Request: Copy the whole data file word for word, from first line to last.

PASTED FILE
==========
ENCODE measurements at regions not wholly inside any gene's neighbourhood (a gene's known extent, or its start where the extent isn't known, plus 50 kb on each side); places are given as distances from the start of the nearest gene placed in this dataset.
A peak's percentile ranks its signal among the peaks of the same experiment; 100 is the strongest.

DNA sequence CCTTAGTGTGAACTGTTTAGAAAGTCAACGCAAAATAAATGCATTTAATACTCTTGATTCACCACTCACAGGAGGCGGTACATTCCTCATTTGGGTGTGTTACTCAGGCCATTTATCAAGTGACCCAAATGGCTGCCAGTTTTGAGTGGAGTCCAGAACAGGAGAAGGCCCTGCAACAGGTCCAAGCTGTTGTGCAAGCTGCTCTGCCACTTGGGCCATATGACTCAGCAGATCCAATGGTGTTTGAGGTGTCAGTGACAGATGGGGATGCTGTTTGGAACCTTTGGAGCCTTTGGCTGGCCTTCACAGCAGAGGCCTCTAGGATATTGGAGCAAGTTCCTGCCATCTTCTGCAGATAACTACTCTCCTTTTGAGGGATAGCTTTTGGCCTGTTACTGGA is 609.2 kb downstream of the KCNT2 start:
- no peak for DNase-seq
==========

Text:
ENCODE measurements at regions not wholly inside any gene's neighbourhood (a gene's known extent, or its start where the extent isn't known, plus 50 kb on each side); places are given as distances from the start of the nearest gene placed in this dataset.
A peak's percentile ranks its signal among the peaks of the same experiment; 100 is the strongest.

DNA sequence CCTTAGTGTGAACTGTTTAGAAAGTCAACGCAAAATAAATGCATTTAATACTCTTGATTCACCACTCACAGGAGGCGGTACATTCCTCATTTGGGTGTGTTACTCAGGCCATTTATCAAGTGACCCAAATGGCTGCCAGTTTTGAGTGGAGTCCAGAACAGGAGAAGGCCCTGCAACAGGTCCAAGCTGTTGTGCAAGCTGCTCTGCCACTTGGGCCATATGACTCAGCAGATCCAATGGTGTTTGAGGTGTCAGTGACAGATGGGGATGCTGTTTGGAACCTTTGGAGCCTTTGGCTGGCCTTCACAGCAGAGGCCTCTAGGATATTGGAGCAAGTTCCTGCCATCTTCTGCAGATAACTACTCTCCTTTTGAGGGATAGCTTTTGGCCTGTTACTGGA is 609.2 kb downstream of the KCNT2 start:
- no peak for DNase-seq